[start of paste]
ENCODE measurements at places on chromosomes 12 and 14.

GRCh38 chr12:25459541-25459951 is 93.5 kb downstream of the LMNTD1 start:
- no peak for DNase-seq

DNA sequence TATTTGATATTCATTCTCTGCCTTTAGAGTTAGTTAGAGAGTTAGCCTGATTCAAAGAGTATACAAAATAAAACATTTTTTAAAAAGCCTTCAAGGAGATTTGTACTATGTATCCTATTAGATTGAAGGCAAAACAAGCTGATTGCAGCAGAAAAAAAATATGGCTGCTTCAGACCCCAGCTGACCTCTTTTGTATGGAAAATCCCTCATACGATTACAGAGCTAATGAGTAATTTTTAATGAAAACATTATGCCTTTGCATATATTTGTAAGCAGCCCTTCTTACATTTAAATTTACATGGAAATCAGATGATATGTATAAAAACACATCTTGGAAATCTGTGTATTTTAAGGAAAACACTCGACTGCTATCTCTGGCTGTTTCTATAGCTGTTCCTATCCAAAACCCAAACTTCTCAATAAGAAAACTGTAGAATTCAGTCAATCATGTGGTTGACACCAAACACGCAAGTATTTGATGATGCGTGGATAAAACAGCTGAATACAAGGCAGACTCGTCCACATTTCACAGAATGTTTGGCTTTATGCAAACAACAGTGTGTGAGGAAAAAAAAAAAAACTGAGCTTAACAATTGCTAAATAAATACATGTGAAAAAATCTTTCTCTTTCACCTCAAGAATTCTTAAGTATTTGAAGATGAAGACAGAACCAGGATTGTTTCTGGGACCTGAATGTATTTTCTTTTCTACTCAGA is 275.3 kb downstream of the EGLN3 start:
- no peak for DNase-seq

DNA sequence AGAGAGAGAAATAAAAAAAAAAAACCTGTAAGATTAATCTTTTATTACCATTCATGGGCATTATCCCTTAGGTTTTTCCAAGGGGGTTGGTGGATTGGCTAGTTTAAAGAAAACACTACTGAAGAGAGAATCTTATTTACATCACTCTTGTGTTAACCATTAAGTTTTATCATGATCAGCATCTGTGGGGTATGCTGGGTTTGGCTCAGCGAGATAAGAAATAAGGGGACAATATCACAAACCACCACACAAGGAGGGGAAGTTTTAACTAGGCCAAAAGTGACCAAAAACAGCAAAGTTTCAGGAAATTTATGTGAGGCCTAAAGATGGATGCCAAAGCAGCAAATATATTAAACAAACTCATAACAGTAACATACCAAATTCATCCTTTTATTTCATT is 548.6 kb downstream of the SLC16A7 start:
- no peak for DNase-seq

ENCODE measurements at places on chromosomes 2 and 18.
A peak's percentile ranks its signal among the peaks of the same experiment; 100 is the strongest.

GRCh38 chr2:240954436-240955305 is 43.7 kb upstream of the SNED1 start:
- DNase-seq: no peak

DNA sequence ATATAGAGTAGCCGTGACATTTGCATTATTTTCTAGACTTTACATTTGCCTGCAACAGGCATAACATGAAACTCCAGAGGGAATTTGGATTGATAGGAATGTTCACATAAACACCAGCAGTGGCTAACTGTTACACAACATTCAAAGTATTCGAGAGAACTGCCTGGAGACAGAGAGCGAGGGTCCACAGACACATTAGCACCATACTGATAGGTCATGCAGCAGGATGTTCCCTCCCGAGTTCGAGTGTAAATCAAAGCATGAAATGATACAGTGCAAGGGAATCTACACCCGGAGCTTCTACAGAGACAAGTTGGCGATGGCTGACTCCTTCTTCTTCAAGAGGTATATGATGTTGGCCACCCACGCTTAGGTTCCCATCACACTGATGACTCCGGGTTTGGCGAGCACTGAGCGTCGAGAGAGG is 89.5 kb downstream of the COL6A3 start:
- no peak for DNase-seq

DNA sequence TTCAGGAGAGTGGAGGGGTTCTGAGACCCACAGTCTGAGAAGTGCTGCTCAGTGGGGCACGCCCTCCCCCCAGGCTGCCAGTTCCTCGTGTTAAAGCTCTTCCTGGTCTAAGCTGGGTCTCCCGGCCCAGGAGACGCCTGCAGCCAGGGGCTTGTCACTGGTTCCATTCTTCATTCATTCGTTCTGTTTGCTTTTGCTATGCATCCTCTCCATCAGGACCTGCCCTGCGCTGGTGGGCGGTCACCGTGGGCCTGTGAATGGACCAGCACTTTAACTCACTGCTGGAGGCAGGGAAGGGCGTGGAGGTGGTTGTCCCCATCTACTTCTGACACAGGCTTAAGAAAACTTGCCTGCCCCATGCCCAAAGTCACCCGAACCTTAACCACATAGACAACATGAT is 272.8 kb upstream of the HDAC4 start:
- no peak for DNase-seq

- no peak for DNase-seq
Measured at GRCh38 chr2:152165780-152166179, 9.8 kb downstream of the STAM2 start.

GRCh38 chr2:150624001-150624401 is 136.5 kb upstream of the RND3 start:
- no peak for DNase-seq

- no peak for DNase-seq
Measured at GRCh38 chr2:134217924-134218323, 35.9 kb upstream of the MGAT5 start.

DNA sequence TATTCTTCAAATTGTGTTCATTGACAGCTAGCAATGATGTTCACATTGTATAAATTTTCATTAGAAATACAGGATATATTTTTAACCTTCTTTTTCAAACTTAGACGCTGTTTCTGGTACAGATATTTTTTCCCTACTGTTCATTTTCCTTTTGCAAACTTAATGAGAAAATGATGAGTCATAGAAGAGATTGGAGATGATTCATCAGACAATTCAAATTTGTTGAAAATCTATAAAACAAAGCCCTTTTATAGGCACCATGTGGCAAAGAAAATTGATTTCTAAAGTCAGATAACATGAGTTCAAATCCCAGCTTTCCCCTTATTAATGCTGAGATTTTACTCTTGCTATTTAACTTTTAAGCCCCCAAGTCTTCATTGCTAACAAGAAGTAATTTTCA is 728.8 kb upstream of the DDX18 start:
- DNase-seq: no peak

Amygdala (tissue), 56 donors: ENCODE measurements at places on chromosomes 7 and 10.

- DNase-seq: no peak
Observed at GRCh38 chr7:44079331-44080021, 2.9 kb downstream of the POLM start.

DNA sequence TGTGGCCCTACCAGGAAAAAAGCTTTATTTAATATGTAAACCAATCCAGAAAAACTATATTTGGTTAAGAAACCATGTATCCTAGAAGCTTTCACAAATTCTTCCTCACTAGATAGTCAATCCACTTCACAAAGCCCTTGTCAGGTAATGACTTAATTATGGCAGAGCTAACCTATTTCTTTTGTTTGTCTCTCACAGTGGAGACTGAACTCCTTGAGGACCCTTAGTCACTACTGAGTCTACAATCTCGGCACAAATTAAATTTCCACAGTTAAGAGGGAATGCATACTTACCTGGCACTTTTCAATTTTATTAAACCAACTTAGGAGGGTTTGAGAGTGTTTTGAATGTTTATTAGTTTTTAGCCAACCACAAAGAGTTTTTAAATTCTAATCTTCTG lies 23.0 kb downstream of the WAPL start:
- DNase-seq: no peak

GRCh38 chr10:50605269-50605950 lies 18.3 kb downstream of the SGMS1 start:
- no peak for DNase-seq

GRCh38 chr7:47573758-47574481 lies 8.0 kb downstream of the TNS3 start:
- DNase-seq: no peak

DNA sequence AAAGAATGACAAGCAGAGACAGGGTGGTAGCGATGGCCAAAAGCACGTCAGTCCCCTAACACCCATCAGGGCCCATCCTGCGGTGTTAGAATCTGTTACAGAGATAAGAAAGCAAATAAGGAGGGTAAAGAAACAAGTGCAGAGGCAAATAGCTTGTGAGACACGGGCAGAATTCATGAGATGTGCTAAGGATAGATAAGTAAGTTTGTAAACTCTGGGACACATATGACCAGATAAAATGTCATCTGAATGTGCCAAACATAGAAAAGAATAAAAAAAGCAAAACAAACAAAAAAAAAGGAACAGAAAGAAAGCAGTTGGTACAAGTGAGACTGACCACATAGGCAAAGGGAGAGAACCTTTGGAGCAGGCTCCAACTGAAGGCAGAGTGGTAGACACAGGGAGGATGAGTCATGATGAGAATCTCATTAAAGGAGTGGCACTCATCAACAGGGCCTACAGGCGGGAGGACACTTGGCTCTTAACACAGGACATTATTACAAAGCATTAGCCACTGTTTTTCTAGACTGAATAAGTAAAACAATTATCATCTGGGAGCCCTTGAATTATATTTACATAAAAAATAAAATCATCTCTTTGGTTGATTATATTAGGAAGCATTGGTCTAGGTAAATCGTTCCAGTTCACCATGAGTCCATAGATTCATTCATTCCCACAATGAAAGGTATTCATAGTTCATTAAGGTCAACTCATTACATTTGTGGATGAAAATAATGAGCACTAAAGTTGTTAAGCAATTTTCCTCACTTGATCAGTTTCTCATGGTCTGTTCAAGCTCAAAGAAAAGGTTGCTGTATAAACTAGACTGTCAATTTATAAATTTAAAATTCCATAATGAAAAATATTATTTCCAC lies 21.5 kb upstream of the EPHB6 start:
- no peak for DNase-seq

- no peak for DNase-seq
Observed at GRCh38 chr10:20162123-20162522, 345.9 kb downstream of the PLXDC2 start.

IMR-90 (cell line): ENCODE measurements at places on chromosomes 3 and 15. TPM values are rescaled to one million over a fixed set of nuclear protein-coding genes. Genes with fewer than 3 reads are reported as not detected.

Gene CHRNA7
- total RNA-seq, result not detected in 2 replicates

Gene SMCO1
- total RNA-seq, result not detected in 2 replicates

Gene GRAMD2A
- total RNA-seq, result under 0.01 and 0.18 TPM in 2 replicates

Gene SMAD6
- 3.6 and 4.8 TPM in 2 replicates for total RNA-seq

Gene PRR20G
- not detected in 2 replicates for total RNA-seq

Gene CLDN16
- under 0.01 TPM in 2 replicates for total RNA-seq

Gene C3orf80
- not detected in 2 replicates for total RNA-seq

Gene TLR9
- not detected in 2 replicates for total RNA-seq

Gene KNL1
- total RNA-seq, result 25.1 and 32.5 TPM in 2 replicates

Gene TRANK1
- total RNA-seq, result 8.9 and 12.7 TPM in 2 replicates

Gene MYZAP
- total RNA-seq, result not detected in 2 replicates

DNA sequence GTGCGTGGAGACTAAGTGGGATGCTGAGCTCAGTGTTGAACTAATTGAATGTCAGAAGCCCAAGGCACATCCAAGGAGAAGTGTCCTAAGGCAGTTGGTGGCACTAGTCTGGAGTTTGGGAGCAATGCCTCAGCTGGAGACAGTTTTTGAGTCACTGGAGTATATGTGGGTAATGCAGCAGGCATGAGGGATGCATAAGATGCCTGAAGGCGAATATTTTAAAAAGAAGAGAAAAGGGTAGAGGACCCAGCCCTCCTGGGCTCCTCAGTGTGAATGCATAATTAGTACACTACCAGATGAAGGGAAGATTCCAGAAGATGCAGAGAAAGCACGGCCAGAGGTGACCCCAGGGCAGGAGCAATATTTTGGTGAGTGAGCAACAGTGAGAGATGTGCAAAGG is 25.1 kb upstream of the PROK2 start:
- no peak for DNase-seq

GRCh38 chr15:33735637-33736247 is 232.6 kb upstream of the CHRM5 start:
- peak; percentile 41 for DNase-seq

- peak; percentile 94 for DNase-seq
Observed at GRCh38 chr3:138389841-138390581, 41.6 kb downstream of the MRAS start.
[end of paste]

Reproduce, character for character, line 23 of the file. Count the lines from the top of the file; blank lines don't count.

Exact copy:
- DNase-seq: no peak